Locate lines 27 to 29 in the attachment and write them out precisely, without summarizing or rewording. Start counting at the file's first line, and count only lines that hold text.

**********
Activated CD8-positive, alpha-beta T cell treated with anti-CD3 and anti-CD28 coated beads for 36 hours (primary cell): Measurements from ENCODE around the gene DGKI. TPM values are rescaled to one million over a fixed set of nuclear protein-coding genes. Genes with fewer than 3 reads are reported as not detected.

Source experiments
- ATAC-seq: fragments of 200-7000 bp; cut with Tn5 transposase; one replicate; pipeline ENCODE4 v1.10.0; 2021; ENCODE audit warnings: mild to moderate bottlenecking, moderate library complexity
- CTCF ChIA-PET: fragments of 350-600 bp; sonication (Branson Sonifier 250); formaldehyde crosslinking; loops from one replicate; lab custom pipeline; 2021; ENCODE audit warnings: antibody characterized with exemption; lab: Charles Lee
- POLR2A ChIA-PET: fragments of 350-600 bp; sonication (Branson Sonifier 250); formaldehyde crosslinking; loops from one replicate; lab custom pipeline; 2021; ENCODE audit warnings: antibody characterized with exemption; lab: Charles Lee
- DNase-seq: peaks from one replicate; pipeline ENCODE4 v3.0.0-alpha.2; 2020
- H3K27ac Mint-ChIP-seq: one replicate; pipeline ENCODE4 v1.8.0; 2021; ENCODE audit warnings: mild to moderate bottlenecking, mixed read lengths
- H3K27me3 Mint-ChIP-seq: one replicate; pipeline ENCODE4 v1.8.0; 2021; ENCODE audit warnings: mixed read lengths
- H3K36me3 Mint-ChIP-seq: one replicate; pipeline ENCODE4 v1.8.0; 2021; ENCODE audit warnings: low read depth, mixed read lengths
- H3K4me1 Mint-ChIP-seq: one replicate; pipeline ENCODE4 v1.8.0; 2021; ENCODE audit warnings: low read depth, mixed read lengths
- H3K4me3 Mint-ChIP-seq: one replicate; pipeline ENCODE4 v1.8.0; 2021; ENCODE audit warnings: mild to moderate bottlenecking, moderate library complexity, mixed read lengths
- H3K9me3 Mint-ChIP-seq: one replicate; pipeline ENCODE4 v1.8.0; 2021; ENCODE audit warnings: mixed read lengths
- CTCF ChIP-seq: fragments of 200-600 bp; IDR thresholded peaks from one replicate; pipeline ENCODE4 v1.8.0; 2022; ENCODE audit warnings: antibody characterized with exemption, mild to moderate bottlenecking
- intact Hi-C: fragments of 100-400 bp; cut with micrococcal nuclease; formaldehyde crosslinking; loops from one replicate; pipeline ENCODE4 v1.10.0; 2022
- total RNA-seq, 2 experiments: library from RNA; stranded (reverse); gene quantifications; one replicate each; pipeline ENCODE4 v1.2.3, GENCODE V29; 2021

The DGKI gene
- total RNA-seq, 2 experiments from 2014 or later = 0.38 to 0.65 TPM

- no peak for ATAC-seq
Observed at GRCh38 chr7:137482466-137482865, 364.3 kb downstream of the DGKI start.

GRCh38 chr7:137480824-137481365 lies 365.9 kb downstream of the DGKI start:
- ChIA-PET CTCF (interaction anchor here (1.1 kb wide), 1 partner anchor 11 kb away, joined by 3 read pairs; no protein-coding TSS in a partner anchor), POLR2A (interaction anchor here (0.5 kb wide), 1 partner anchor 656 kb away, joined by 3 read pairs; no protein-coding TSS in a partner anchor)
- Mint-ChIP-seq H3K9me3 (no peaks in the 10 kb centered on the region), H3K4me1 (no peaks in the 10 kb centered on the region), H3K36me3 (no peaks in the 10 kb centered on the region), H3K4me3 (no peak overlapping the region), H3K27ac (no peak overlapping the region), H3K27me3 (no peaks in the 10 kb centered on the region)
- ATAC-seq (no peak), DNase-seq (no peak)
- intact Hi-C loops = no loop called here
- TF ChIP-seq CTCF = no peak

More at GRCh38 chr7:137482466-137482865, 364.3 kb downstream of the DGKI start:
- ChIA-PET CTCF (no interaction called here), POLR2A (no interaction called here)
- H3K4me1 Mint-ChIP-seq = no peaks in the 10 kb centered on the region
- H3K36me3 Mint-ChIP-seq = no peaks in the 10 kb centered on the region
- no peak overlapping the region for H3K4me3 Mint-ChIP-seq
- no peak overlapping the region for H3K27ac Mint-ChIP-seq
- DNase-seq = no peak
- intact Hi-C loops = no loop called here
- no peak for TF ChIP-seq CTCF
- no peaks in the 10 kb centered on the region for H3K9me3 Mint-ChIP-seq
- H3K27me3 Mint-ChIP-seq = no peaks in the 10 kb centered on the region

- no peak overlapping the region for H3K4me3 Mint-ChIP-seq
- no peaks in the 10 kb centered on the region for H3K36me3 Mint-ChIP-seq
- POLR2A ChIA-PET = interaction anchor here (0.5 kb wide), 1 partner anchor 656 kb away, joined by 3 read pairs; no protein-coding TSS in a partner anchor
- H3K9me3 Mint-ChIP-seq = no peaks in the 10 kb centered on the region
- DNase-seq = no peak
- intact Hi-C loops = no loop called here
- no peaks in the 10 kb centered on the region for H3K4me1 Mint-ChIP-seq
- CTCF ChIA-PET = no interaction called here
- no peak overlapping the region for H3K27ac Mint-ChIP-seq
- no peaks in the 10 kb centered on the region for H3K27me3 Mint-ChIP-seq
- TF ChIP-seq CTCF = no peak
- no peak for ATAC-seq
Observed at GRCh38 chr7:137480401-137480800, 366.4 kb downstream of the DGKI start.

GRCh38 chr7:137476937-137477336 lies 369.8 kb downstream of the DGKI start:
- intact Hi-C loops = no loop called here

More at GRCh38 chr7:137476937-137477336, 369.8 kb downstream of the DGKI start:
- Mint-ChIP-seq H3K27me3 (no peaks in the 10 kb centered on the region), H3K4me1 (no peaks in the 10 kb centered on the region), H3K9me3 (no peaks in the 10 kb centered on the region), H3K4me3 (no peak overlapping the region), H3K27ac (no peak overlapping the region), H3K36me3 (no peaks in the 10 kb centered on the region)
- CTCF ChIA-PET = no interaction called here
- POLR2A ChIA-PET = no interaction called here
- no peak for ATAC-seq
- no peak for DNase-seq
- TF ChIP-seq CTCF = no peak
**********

- ChIA-PET CTCF (no interaction called here), POLR2A (no interaction called here)
- H3K4me1 Mint-ChIP-seq = no peaks in the 10 kb centered on the region
- H3K36me3 Mint-ChIP-seq = no peaks in the 10 kb centered on the region